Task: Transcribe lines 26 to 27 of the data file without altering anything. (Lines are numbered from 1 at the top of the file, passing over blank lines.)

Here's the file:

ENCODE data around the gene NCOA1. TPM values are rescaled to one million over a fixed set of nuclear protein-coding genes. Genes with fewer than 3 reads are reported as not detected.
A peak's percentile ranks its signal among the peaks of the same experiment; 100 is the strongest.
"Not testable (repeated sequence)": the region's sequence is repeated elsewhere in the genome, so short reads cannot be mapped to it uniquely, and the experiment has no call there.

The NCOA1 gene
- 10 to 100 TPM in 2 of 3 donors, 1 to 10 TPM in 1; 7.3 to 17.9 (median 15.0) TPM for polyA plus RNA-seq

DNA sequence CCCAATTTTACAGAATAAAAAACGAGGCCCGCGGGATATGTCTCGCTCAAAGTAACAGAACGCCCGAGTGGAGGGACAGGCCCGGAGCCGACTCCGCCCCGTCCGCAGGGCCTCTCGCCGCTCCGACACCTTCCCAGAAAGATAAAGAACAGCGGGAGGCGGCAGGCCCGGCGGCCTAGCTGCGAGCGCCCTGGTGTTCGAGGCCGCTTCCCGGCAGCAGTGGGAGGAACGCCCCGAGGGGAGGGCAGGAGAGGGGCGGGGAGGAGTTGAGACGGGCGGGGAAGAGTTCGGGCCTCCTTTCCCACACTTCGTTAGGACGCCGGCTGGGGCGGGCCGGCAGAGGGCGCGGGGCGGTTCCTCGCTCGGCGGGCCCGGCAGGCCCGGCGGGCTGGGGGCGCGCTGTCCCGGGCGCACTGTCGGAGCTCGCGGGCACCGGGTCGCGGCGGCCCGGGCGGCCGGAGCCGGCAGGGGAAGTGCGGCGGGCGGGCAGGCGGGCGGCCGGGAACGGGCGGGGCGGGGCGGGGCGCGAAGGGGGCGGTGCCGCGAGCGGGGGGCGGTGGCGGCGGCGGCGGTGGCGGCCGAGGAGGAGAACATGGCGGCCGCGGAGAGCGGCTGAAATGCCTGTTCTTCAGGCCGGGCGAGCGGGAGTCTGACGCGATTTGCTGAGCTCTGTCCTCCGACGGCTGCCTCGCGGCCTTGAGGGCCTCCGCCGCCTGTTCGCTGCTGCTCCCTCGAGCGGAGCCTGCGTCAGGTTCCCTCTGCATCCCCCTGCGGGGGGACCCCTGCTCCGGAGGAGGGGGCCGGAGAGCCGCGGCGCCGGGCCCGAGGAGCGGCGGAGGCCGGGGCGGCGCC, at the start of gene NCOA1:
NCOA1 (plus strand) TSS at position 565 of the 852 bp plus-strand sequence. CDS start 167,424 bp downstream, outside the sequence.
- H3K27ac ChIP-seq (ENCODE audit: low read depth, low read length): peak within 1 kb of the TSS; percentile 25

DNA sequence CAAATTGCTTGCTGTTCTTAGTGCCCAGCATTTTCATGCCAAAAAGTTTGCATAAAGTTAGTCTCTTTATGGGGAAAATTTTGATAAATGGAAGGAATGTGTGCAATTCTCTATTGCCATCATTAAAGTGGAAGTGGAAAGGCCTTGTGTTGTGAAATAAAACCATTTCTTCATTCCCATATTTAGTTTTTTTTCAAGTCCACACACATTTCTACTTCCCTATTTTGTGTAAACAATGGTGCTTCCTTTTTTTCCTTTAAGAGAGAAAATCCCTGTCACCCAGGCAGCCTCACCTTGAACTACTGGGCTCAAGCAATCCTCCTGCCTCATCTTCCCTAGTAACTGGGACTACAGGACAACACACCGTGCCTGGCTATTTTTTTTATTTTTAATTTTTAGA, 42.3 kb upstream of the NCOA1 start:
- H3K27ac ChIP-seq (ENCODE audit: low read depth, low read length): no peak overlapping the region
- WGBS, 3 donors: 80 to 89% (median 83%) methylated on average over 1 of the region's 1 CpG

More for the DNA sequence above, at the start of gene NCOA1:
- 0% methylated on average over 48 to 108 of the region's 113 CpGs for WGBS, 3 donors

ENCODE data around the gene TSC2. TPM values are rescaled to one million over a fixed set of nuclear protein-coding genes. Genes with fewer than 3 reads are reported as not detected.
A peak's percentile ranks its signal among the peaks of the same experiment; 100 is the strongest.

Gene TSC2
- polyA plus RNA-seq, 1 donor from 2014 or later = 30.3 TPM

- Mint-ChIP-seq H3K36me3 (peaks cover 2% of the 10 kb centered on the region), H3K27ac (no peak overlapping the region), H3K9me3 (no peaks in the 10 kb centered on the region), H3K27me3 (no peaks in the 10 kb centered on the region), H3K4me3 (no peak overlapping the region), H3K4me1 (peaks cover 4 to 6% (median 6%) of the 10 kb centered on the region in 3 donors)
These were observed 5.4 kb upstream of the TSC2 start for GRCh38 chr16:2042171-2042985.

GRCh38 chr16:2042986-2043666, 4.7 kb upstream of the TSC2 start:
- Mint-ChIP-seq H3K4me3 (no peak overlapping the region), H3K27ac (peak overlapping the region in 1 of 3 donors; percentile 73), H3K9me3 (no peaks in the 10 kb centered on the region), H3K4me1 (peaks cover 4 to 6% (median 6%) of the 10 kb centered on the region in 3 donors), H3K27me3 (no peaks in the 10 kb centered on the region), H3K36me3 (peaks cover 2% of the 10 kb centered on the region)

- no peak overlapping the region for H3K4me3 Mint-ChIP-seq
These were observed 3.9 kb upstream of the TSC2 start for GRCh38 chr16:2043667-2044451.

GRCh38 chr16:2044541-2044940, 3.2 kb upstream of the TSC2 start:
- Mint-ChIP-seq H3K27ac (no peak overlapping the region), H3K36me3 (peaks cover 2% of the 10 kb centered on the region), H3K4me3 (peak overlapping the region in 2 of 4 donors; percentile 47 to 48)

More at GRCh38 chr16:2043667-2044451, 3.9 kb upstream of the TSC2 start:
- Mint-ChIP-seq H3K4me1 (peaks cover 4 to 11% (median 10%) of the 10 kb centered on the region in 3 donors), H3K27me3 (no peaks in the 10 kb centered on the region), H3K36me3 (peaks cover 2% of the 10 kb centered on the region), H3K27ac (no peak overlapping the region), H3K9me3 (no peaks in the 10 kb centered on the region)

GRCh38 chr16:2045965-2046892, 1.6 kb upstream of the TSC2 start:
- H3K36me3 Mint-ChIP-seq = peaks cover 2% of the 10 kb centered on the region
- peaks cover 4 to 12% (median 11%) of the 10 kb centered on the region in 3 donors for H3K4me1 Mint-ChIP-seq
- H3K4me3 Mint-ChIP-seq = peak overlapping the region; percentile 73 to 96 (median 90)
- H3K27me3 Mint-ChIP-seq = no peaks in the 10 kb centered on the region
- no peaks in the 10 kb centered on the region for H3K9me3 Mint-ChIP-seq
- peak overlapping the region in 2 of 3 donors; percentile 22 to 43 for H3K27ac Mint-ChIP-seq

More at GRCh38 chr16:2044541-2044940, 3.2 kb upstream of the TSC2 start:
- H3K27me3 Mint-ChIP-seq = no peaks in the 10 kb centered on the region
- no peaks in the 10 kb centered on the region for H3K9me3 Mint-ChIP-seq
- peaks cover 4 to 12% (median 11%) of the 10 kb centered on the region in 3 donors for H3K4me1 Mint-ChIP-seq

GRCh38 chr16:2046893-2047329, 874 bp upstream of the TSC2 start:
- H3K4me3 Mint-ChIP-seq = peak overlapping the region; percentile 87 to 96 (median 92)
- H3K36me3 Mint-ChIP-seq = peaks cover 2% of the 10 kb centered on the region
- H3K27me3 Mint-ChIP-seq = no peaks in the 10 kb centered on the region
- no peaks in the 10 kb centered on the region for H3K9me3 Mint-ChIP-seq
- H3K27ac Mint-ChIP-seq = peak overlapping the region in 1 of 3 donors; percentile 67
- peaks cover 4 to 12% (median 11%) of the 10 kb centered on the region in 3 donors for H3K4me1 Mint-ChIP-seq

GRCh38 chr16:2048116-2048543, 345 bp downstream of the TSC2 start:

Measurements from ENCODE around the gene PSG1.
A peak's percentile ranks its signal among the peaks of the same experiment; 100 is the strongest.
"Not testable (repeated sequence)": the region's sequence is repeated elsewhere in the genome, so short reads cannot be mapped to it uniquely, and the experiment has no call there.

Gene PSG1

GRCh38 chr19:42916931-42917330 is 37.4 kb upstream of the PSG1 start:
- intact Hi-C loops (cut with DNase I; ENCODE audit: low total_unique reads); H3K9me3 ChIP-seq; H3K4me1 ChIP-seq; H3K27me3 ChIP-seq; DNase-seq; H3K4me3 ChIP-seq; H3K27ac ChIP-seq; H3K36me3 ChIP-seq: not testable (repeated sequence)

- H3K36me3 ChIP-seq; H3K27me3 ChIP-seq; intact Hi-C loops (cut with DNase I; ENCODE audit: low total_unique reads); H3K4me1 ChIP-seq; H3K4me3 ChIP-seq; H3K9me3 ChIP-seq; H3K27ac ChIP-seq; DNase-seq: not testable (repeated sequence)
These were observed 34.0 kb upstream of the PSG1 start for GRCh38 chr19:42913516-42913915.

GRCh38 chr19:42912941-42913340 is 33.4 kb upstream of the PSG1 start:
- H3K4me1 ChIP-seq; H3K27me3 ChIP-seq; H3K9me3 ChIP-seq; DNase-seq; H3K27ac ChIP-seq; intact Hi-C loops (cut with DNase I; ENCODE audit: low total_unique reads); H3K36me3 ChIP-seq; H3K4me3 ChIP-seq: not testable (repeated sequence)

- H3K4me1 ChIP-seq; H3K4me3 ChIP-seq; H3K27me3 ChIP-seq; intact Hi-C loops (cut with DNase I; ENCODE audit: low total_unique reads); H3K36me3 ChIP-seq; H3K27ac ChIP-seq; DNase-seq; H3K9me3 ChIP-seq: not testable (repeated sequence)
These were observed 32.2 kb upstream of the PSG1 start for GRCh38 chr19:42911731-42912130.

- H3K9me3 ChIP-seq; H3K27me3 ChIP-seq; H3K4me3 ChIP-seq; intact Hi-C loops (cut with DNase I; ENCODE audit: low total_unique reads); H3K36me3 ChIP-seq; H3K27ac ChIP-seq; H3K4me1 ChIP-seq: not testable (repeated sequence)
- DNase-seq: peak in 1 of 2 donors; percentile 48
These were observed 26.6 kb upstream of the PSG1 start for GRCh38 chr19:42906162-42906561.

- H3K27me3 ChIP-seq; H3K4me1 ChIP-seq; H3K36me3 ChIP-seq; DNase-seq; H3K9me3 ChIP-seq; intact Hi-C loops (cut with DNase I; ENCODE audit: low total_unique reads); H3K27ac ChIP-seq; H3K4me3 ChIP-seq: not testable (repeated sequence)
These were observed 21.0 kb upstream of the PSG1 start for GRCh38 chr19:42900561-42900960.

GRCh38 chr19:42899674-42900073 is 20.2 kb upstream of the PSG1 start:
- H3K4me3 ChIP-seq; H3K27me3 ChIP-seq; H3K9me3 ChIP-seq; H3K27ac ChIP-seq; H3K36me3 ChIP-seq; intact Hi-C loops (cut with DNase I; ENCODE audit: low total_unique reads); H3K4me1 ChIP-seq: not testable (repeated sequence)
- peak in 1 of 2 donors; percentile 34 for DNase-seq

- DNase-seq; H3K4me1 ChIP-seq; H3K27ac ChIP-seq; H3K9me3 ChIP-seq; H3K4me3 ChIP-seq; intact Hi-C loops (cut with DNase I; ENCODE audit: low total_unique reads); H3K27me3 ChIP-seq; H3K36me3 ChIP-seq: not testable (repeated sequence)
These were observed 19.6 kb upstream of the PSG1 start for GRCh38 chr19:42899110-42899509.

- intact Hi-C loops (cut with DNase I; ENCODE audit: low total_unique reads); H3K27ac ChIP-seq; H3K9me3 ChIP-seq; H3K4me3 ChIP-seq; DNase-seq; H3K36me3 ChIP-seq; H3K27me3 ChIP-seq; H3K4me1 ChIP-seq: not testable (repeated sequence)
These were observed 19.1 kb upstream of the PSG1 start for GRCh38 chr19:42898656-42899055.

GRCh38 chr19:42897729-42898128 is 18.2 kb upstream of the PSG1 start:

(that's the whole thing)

More at GRCh38 chr16:2043667-2044451, 3.9 kb upstream of the TSC2 start:
- Mint-ChIP-seq H3K4me1 (peaks cover 4 to 11% (median 10%) of the 10 kb centered on the region in 3 donors), H3K27me3 (no peaks in the 10 kb centered on the region), H3K36me3 (peaks cover 2% of the 10 kb centered on the region), H3K27ac (no peak overlapping the region), H3K9me3 (no peaks in the 10 kb centered on the region)